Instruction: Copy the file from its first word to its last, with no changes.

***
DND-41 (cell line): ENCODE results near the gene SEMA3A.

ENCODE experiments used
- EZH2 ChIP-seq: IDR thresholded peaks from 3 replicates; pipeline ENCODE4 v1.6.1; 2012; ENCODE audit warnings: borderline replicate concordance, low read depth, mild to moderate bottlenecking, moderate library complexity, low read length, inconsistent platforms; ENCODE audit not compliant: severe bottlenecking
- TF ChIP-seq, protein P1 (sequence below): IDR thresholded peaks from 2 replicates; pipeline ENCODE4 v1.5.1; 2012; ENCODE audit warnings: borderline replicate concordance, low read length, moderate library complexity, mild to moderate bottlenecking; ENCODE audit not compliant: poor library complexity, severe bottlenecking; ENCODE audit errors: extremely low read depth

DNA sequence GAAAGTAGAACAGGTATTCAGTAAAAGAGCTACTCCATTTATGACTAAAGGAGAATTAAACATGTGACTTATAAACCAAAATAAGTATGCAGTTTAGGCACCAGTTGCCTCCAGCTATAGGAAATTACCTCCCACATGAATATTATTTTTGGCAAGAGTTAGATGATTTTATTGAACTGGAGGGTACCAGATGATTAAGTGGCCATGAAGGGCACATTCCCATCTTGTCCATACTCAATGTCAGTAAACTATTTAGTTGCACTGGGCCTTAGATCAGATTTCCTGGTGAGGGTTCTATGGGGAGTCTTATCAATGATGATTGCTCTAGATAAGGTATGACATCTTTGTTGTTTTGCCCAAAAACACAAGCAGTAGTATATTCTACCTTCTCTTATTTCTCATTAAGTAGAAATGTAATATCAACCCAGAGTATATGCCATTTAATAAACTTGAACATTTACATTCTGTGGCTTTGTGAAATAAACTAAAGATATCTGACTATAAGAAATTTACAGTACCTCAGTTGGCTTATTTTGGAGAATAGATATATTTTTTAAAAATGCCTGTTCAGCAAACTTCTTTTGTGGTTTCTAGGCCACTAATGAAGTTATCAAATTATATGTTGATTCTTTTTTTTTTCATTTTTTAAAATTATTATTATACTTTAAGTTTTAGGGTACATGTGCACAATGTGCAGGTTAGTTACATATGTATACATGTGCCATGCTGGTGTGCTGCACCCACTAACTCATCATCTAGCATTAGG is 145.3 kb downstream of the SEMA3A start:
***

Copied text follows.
DND-41 (cell line): ENCODE results near the gene SEMA3A.

ENCODE experiments used
- EZH2 ChIP-seq: IDR thresholded peaks from 3 replicates; pipeline ENCODE4 v1.6.1; 2012; ENCODE audit warnings: borderline replicate concordance, low read depth, mild to moderate bottlenecking, moderate library complexity, low read length, inconsistent platforms; ENCODE audit not compliant: severe bottlenecking
- TF ChIP-seq, protein P1 (sequence below): IDR thresholded peaks from 2 replicates; pipeline ENCODE4 v1.5.1; 2012; ENCODE audit warnings: borderline replicate concordance, low read length, moderate library complexity, mild to moderate bottlenecking; ENCODE audit not compliant: poor library complexity, severe bottlenecking; ENCODE audit errors: extremely low read depth

DNA sequence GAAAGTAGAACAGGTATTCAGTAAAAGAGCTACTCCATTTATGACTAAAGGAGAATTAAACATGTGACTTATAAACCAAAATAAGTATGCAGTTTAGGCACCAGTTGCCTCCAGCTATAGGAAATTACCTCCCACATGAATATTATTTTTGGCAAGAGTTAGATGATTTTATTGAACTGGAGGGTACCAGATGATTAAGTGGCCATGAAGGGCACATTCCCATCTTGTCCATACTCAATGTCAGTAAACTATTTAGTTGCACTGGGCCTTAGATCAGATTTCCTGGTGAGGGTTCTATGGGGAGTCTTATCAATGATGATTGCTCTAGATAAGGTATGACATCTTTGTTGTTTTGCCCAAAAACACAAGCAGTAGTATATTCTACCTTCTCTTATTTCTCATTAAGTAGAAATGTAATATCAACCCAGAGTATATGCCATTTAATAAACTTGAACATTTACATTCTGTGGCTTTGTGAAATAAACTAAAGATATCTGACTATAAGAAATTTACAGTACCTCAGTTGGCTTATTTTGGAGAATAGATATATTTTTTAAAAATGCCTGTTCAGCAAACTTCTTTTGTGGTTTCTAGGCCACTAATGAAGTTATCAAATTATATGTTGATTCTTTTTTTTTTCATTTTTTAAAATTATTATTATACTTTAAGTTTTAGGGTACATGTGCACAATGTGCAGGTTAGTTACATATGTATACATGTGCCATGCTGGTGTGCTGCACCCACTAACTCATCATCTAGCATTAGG is 145.3 kb downstream of the SEMA3A start: